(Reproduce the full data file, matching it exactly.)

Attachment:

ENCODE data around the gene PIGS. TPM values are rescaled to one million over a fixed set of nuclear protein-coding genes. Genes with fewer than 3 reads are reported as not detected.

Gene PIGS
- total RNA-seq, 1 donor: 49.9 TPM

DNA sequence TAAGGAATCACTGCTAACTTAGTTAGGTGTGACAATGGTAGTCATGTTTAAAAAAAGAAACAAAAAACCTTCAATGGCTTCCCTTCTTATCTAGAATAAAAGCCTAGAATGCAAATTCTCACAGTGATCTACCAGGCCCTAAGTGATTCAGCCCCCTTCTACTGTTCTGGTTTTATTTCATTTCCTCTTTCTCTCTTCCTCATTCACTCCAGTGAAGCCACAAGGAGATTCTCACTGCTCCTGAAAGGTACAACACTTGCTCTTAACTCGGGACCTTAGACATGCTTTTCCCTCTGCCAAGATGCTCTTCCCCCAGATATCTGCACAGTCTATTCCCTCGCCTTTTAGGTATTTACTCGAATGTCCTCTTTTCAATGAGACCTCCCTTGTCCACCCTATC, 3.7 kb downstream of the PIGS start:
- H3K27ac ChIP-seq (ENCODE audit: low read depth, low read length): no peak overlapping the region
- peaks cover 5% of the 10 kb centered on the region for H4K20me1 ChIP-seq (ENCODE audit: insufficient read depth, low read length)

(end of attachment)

ENCODE data around the gene PIGS. TPM values are rescaled to one million over a fixed set of nuclear protein-coding genes. Genes with fewer than 3 reads are reported as not detected.

Gene PIGS
- total RNA-seq, 1 donor: 49.9 TPM

DNA sequence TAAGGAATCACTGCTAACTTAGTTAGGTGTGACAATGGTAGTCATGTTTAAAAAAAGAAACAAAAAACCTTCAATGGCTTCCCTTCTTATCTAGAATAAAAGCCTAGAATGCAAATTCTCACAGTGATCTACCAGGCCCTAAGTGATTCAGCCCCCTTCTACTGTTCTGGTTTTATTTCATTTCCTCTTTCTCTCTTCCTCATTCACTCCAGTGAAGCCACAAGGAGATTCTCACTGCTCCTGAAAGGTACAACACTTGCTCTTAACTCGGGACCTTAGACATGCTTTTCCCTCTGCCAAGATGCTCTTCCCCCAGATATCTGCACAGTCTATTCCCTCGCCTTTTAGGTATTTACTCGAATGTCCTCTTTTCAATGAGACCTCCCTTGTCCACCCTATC, 3.7 kb downstream of the PIGS start:
- H3K27ac ChIP-seq (ENCODE audit: low read depth, low read length): no peak overlapping the region
- peaks cover 5% of the 10 kb centered on the region for H4K20me1 ChIP-seq (ENCODE audit: insufficient read depth, low read length)